After All These Years We’re Still Broken

After All These Years We’re Still Broken

We cried in bitter anguish, we cried in utter bliss. We felt the devils anger, and the sweetness of a kiss. We meditated for so many years. Had therapists and many tears. We got drunk on beer and wine and whiskey and vodka and life. We got high, and we got low. We felt the heat and the ice.

We got sober. We ran away. We found the fields and the jungle and mountains and the cave. We drank the wicked brew and saw our lives break open. We travelled the world across land and ocean. We learned to be mindful, we learned to be still. We learned to forgive, just a little.

We did so much. And how we tried. And how we cried. We cut. We loved. We fucked. We sunk in to the ocean. We danced among the stars. We lied and we cheated, we collected many scars.

We tried to make things right. We tried to be good. We tried to live up to the expectations of others the best we could. We tried not to care. We tried to conform. We tried to be free. We tried to just be.

We tried to find the answers but we didn’t know the questions. We tried to find our way but we didn’t have directions. We sought protection from the world but we had no protection from ourselves. We were our worst enemies, not anybody else.

We tried to find god or spirit or love or nature or ecstasy or something. Anything, bigger and greater than ourselves and our parents and our education and our politicians and our culture and our society. Something to hold on to. Just something we could cherish and belong to. Something worth living for.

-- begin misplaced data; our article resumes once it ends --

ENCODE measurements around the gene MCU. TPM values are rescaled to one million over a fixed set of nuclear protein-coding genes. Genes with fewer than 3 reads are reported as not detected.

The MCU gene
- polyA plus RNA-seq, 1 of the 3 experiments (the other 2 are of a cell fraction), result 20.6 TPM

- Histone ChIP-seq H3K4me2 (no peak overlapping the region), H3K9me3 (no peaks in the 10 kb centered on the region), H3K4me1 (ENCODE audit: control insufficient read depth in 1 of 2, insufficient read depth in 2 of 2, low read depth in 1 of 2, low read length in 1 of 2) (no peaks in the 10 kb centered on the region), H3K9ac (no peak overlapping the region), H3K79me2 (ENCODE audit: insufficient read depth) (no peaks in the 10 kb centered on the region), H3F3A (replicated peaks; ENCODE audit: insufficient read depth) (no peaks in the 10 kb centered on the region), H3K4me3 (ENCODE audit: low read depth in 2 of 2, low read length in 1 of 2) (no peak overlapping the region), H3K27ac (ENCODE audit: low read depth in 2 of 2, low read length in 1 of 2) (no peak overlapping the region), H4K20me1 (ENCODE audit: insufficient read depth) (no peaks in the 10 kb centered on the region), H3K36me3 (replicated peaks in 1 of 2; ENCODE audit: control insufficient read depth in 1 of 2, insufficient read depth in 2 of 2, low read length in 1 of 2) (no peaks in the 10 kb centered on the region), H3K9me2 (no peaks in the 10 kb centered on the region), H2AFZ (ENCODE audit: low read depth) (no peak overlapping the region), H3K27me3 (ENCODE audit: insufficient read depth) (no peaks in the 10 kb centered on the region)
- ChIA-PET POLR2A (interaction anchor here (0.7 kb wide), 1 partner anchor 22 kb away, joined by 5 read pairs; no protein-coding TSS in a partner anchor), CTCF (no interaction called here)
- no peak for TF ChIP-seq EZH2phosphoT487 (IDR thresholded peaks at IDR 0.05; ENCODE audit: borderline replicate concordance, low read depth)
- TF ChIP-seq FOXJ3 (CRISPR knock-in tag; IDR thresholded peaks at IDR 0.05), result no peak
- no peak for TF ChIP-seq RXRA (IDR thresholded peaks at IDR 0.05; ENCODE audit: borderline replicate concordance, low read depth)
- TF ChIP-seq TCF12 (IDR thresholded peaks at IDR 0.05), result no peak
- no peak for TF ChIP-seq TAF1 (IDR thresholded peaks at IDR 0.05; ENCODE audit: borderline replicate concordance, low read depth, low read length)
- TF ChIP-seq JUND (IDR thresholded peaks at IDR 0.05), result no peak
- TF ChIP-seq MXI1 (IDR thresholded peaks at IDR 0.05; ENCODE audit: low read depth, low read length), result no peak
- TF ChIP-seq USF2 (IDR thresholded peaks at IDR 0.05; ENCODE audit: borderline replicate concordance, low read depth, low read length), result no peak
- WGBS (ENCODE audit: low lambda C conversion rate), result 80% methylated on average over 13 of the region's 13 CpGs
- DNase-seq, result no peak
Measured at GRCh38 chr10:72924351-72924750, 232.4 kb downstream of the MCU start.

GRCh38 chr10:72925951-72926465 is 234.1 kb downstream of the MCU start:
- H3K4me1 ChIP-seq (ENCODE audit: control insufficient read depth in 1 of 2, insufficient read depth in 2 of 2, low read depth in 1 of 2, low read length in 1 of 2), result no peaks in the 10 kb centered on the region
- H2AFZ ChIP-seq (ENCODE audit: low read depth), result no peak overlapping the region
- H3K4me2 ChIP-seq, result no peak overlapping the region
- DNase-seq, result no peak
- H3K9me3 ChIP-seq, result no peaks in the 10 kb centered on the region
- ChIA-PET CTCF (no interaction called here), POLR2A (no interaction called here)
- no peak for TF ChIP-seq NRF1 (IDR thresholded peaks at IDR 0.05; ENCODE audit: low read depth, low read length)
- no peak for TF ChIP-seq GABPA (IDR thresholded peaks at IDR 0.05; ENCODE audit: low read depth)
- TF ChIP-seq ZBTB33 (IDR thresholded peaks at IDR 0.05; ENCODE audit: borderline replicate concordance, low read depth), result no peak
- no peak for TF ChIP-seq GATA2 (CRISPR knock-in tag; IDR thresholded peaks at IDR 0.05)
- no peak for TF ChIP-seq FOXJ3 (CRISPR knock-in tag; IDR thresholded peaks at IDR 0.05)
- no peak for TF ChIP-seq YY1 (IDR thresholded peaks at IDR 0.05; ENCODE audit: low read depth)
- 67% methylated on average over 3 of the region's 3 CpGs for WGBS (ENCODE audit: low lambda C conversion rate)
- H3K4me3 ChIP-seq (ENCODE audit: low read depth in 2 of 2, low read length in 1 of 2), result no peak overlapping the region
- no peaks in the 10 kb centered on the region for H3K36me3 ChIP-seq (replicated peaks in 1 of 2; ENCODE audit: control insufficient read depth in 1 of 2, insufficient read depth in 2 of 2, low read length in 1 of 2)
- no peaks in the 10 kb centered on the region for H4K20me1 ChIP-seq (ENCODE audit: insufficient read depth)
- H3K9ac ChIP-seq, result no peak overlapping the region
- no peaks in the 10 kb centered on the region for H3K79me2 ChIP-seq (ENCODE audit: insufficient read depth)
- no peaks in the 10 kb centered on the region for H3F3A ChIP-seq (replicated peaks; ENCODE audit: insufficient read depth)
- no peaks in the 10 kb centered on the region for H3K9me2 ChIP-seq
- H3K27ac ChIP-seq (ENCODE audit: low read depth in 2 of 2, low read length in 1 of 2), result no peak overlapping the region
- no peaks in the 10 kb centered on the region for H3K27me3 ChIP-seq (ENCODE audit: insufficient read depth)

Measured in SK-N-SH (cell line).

We never stopped searching. We kept on believing tomorrow might just be worth living an extra day for. But tomorrow never came. It’s still always today. And I’m still me and you’re still you. And we still want to change but we don’t know what to do. We still wish we were someone else. We’re still waiting to be saved.

When will this stop? When will this end? When will we get there? Does ’there’ even exist?

After all these years we’re still broken. Perhaps it’s unspoken, perhaps it’s not quite so much as before, but we’re still, frustratingly, achingly sore.

We still hate ourselves. We still feel weak. We still lack power when we speak. We still dream big, but our doubt is bigger. Too scared to try to actualise dreams, still scarred by painful memories of previous failures. Too self aware. Too hurt to care. Too clever but not quite clever enough. Too intimate with our minds and our flaws. Still unable to open doors.

Still unable to love. Still jealous. Still children, still seeking approval. We try and fail to be grown up. Trying and failing to be a success. Confused as ever about what we want from life, and still no clearer what any of this is for.

But there is no ‘off’ button, and we will go on. Learning, sharing, hoping, daring. Giving up, trying again, holding on, letting go. Finding ourselves, while getting lost.

Valentine’s Day Blog: Is it Too Risky to Fall in Love?

Valentine’s Day Blog: Is it Too Risky to Fall in Love?

When falling in love, we long for each other when we are apart and gain immeasurable pleasure from being together. Ecstatic energy flows between two bodies rapt in love. We blithely bathe in oceans of lust. When falling in love we cannot get enough.